Samuel had an obsession for uncovering details in his stories that would have gone unnoticed in the eyes of most other journalists. His fearless and daring reports from the West bank had earned him a Pulitzer nomination two years ago and his colleagues at the Jerusalem Journal respected the professionalism with which he went about his work. To the world he was a celebrated journalist, anyone who could afford cable news anywhere in the world, knew his face well. His humour and playful personality masked the seriousness of his work and his razor-sharp wit.

He knew that something wasn't right about this story. Some of the details in it puzzled him. He found it difficult to put them together because they simply didn't seem to fit. Reason and logic could not glue the pieces of this puzzle in a way that made sense. Perhaps it required a degree of faith that he possibly couldn't admit to have.

He replayed every detail of what had happened during the last few days in his mind, as he drove to work. 'It's all over now', he told himself, all he had left to do was to investigate a few odd ends and he was sure he could seal the case forever. Suddenly his phone vibrated, throwing him off the mountain of thoughts he had built up in his mind. The number that lighted up his screen made him feel a bit nervous. The conversation lasted less than 5 minutes, but at the end of it, Samuel knew that the story was far from over - in fact this was just the beginning. He immediately called the Temple and after a brief but intense conversation, he could do nothing to wipe off the look of bewilderment from his face.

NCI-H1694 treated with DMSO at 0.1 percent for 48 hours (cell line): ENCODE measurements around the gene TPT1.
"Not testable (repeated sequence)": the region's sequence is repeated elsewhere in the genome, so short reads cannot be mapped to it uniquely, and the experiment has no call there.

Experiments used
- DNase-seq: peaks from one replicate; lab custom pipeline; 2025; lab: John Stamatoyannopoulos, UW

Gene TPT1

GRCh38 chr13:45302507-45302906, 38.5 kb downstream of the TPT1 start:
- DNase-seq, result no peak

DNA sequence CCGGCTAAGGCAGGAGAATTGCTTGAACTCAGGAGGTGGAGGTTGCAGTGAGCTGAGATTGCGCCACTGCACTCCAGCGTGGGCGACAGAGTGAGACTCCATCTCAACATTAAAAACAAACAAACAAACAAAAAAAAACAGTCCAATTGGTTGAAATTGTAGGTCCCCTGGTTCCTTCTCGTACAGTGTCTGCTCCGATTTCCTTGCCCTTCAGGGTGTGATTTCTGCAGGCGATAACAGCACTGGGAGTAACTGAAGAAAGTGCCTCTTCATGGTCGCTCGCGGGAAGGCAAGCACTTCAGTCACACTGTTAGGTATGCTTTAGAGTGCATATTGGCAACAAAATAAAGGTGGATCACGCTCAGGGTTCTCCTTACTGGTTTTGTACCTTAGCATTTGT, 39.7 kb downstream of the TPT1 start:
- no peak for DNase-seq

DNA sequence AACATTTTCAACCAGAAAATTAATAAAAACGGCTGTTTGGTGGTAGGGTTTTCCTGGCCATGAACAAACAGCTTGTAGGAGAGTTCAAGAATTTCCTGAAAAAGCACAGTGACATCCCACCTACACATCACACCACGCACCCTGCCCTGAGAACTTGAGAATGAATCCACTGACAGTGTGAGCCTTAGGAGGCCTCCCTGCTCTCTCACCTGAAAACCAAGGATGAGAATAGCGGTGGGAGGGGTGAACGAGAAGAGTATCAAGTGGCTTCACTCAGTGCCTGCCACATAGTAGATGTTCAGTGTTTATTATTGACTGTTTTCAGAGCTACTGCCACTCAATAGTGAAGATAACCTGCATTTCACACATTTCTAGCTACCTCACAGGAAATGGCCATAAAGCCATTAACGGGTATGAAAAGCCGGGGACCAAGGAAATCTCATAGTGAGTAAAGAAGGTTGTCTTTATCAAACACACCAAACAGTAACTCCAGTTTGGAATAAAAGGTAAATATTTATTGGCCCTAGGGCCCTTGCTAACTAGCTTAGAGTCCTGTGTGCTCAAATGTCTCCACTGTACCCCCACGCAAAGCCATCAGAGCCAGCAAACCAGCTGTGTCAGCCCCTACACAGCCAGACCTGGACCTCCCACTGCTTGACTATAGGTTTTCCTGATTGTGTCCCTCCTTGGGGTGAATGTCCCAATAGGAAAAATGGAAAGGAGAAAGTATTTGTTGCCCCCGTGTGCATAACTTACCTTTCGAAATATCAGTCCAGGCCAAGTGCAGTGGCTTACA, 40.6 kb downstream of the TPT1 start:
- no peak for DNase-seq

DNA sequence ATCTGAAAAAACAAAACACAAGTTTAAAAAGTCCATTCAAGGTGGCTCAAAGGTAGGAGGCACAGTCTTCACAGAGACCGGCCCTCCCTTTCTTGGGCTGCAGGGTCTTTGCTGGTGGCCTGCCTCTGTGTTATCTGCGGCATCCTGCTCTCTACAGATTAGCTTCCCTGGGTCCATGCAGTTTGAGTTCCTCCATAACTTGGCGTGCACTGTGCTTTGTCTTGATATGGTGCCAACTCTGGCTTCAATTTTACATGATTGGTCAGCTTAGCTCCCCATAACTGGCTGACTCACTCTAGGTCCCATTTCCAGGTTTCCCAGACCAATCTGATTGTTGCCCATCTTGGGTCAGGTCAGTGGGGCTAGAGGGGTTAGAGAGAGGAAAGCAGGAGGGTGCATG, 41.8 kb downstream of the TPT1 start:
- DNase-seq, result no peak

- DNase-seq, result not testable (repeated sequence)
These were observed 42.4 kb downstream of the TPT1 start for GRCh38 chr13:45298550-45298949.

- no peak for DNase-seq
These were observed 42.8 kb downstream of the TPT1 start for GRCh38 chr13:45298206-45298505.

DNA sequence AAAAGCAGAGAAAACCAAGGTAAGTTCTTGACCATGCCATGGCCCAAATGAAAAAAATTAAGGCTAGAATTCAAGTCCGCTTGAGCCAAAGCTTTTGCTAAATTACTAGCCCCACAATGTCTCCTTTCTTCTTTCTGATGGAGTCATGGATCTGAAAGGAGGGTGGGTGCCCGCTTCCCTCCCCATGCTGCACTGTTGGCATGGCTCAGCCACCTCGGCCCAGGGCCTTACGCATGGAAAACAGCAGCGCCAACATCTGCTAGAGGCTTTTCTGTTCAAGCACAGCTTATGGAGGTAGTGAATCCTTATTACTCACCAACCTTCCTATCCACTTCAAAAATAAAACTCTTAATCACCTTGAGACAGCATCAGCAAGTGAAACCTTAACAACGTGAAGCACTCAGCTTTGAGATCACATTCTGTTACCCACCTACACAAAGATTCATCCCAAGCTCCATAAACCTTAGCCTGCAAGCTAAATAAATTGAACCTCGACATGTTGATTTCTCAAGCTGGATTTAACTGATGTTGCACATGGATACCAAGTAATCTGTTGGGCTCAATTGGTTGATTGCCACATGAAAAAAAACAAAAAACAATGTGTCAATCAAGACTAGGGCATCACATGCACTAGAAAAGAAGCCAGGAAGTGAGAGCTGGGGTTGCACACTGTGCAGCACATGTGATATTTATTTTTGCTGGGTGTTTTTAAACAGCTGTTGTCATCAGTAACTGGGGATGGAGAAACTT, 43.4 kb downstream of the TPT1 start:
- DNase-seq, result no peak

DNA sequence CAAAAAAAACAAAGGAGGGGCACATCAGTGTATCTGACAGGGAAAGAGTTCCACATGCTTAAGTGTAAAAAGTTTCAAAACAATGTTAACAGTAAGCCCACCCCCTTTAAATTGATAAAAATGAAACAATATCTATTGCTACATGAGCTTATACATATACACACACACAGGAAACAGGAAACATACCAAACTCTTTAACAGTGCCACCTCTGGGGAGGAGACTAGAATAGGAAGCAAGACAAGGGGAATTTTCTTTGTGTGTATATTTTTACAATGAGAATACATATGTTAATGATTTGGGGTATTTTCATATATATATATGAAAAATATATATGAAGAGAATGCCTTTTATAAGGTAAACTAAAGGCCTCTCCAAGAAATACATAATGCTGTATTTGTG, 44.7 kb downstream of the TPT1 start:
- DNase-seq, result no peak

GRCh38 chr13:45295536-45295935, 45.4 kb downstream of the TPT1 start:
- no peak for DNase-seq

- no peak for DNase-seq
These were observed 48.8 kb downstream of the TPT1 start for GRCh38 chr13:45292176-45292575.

Eli was the news editor at the Jerusalem Journal. He had assigned Samuel to cover the execution of a man from Galilee who has been preaching to the masses all around the country for nearly three years. His name was Jesus - son of a wealthy carpenter. Some people claimed that he performed miracles and many others believed them. It was the mass popularity of his sermons however, that gave this story a significant political relevance. He had arrived in Jerusalem a few weeks ago and now lay dead in a tomb - crucified on the day before Passover.